We live in a hyper-busy world, where our pace of life is always frantic. Our minds are constantly occupied and we are forever up to something.
With that in mind, I would like you, the reader, to take a moment and think about the last time that you did nothing – just 10 minutes doing absolutely nothing. And when I say nothing, I really do mean nothing. Therefore, no emailing, no texting, no internet browsing, no television, no eating, no reading; not even sitting there reminiscing about the past or planning for your future.
Our mind is one of our most precious and valuable resources, through which we experience our existence. The same mind that we rely on to be happy, content and emotionally stable. We also depend on it to be kind, thoughtful and considerate in our personal relationships. Another of its valuable assets is that it helps us stay focused, creative, spontaneous and perform at our best in everything that we do.
But then, instead of looking after it and nourishing it, we end up never finding the time to do so. Curiously enough, as individuals we tend to spend more time taking care of our cars, the clothes in our wardrobe, our physique and hair. As a result, we eventually accumulate stress and burn out. Our mind becomes muddled like a washing machine which goes round and round, or cluttered like an untidy bedroom, unable to discern its many contrasting emotions. We are then left helpless and unable to deal with anything.
Unfortunately, throughout our daily lives we are bombarded with all sorts of distractions competing for our attention, so much so, that sometimes we are no longer present in the here and now. We tend to look past the things that are more significant for us. Oddly enough, this has become so normalised that everybody assumes it is the standard way of life. We are made to feel that we have to brush this whole issue aside. In other words, suck it up and move on.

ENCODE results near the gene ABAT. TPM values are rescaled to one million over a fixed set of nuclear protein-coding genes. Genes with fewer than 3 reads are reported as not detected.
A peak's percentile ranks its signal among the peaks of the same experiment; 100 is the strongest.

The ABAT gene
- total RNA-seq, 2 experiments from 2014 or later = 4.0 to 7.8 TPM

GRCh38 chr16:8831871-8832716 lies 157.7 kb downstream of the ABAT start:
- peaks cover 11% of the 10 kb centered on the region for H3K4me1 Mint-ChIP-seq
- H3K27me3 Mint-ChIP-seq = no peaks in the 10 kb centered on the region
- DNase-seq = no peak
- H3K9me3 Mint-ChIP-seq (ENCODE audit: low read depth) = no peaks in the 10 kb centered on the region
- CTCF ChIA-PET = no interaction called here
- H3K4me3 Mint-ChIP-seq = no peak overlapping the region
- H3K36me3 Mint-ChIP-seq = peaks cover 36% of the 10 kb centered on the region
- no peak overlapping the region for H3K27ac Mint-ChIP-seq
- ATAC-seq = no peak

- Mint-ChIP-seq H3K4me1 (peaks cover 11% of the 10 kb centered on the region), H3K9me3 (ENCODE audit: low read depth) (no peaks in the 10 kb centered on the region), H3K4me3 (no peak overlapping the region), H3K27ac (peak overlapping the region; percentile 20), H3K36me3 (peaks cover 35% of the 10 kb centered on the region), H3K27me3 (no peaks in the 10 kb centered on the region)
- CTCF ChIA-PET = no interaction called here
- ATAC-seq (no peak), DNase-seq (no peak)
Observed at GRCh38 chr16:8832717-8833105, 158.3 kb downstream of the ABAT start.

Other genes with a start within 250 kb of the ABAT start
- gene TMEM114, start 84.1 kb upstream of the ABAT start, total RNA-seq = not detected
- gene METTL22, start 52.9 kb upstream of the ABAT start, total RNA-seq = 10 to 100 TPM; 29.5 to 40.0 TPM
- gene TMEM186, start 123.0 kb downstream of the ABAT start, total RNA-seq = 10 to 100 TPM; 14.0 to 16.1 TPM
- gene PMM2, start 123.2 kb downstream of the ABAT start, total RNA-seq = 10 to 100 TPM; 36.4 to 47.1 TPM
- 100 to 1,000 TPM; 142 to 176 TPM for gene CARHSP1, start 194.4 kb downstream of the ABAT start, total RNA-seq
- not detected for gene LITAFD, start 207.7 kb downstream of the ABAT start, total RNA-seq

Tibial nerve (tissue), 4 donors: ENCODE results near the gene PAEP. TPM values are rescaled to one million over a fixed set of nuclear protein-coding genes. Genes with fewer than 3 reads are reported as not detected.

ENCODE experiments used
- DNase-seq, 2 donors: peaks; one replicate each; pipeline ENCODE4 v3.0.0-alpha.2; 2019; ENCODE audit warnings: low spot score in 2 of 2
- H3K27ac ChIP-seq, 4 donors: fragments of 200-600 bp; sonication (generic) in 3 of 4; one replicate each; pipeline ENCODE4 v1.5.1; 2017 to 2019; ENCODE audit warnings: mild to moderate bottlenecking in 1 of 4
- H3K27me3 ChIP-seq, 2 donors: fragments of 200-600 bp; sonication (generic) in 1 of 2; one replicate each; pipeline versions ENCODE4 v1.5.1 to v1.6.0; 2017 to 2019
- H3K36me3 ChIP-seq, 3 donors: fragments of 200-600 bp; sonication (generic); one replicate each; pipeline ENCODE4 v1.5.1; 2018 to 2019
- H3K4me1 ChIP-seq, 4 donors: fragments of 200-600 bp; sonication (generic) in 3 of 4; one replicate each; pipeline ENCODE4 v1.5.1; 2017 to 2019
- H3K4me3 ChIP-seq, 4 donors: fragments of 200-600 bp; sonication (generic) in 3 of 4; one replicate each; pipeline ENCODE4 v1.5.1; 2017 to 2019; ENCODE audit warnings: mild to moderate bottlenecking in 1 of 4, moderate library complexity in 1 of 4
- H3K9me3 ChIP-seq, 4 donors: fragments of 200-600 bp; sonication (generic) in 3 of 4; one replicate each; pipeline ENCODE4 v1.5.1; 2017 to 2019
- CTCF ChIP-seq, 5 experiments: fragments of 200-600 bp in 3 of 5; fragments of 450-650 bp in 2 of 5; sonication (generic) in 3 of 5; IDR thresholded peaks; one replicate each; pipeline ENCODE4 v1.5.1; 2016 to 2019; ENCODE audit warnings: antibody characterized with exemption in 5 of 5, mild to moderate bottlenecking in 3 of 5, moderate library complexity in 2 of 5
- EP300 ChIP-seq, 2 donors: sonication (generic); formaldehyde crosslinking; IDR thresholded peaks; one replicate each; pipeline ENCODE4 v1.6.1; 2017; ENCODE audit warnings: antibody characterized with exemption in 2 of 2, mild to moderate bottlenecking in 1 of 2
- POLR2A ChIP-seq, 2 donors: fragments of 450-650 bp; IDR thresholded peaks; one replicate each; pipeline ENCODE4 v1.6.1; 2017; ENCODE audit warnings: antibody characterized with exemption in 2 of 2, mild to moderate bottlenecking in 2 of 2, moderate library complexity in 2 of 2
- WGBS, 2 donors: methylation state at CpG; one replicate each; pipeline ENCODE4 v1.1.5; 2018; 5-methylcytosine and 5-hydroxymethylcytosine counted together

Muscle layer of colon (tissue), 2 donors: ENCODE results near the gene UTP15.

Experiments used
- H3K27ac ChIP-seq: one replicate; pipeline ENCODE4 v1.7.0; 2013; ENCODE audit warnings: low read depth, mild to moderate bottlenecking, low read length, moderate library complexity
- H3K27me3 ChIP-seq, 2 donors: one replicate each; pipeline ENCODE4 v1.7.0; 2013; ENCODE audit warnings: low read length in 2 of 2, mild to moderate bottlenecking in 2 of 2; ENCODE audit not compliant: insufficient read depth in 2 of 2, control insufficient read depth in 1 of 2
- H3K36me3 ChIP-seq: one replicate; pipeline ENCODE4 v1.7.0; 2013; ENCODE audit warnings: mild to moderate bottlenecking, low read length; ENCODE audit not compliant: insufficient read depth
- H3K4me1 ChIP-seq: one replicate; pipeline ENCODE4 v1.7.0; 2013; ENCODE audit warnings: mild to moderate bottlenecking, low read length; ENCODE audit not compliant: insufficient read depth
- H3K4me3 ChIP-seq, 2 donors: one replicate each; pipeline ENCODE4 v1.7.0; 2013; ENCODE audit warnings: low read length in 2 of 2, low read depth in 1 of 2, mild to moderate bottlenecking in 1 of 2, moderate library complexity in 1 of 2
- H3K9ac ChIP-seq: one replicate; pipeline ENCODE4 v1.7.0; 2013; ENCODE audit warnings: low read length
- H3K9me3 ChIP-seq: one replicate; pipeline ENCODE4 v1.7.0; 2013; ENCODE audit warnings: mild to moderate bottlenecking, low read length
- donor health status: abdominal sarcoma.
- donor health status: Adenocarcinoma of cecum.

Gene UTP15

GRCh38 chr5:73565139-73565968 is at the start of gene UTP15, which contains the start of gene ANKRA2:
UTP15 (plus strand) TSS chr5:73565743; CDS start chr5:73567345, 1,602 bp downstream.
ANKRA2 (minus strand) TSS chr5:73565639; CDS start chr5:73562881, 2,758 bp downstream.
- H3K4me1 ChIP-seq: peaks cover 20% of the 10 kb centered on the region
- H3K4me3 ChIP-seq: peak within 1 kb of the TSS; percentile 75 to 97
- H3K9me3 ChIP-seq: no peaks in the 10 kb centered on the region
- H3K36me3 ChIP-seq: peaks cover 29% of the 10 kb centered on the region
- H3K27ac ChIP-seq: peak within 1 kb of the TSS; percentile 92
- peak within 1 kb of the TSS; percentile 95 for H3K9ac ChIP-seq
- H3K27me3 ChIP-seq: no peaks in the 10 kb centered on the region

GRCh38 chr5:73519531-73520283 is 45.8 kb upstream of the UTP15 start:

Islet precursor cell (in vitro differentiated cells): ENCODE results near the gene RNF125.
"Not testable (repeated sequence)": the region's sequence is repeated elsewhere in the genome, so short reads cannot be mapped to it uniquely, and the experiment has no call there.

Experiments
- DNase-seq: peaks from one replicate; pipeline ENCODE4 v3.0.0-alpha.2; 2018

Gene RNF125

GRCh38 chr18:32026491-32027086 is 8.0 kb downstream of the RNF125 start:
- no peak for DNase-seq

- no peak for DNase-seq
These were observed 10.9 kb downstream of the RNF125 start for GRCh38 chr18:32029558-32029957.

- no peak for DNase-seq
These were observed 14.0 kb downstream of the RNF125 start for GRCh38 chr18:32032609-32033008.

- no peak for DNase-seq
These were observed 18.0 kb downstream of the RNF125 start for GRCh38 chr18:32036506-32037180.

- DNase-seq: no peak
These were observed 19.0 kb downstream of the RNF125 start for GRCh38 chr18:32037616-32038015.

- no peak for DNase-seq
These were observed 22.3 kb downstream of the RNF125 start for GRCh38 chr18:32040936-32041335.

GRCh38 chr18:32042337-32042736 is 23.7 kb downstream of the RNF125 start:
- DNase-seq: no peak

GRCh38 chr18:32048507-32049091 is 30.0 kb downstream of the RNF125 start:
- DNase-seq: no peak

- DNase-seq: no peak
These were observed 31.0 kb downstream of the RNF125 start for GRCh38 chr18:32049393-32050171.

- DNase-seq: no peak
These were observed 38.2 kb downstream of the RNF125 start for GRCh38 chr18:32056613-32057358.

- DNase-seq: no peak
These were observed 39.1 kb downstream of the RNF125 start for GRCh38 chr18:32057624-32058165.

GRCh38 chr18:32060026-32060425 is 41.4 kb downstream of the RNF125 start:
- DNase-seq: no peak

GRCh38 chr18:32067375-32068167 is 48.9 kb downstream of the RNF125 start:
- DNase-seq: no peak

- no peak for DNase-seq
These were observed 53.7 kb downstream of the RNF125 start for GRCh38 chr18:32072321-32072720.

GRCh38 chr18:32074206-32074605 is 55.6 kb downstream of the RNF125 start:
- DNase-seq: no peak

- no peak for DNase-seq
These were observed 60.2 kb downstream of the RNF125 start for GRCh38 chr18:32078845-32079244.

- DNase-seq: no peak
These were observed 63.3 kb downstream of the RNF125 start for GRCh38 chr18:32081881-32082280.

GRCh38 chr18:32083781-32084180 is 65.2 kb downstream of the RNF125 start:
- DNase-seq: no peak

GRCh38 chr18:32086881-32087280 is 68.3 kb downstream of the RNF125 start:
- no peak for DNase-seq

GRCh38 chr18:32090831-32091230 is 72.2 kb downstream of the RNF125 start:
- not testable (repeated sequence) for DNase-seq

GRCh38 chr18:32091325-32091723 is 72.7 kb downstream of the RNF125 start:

Here is a personal anecdote of mine that can serve as an example.
When I was 29 years old, I attended my very first Pilates class. Without my knowing, all the attendees present consisted of elderly ladies.
Side note: Pilates is not just designed to strengthen the core muscles and improve balance, but it also sharpens mental faculties and improves performance, both at work and home. Its emphasis is on breathing techniques and mindful thinking, that can help reduce stress and anxiety, enhance concentration, and even improve sleeping habits.
At the time, I was going through a rehabilitation process due to a knee injury. When I saw all of the elderly women in my class, I foolishly assumed that it was going to be a piece of cake. Little did I know that the torment I was dealing with internally was going to leave a huge impact on my performance. Instead of going into the class mindful, in reality, my mind was full.
My sports injury had deeply affected my identity as a sportswoman and I was battling other inner demons as well. One exercise, which is performed with a big inflatable ball known as the fitball, seemed like walk in the park – or so I thought. I couldn’t manage to do one single exercise properly. I failed miserably at every task, whereas the elderly women performed each one effortlessly. They were as fit as a fiddle, while I was weak and mediocre.
Although this experience was humiliating, it actually proved to be an important wakeup call. That day I learned the fundamental lesson that before aiming for physical progress, I had to work on my psychological well-being first. I had some healing to do. Mindfulness was the key to all of this.
We all deal with stress in different ways. Some bury themselves in work as a distraction. Others turn to their friends and families for support, whilst some will hit rock bottom. The present moment is so under-rated, and we don’t give it the importance it deserves. Hence, if we don’t take care of our mind, we will wander into a trajectory headed towards unhappiness.
Some tips on how to practice mindfulness right now:
- Stop what you’re doing and take a deep breath
- Put your phone down
- Do one thing at a time
- Find mindful moments in everyday tasks
- Spend some time outside, and notice your surroundings
- Create something
- Engage in physical activities